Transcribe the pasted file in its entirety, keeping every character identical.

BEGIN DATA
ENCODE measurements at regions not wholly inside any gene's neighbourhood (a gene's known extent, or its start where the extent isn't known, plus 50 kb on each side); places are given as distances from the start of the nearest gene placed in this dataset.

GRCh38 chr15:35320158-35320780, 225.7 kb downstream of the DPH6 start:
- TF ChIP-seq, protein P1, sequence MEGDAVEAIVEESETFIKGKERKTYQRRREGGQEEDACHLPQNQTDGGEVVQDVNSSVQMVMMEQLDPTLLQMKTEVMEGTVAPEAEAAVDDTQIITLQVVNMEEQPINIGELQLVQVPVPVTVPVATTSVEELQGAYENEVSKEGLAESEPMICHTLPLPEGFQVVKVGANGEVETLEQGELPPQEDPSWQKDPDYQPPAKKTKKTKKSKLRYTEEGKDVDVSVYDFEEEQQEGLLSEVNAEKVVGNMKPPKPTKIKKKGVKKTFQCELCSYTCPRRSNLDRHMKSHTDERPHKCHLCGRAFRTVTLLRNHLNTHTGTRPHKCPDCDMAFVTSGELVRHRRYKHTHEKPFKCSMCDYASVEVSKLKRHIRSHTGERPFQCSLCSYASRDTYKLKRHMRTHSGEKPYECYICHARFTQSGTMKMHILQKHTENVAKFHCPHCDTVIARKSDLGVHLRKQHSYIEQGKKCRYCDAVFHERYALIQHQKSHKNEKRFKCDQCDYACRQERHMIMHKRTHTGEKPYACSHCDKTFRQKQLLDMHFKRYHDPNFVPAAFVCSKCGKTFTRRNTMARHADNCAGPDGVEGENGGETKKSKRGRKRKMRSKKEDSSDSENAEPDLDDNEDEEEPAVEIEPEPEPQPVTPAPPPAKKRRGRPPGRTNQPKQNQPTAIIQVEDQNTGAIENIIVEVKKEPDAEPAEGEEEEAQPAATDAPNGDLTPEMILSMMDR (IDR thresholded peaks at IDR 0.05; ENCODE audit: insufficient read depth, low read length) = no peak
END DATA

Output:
ENCODE measurements at regions not wholly inside any gene's neighbourhood (a gene's known extent, or its start where the extent isn't known, plus 50 kb on each side); places are given as distances from the start of the nearest gene placed in this dataset.

GRCh38 chr15:35320158-35320780, 225.7 kb downstream of the DPH6 start:
- TF ChIP-seq, protein P1, sequence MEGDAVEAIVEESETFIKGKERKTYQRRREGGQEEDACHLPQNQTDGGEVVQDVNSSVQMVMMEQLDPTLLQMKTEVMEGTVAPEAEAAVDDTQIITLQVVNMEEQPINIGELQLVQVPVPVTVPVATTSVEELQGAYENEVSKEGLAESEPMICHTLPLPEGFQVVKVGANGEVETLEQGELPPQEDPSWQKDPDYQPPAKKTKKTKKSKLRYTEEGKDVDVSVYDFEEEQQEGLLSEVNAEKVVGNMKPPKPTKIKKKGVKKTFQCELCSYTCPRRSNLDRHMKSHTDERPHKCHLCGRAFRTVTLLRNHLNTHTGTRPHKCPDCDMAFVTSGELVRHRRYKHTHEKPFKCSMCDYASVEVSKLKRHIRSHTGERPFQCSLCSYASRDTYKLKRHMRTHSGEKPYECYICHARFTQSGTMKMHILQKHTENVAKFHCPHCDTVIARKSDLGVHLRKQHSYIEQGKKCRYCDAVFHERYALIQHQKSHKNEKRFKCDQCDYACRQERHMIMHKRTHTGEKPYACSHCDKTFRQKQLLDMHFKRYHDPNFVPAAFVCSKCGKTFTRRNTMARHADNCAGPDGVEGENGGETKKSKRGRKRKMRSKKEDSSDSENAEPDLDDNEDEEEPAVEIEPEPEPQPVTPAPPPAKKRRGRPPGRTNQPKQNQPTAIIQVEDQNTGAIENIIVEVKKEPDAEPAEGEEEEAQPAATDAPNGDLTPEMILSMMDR (IDR thresholded peaks at IDR 0.05; ENCODE audit: insufficient read depth, low read length) = no peak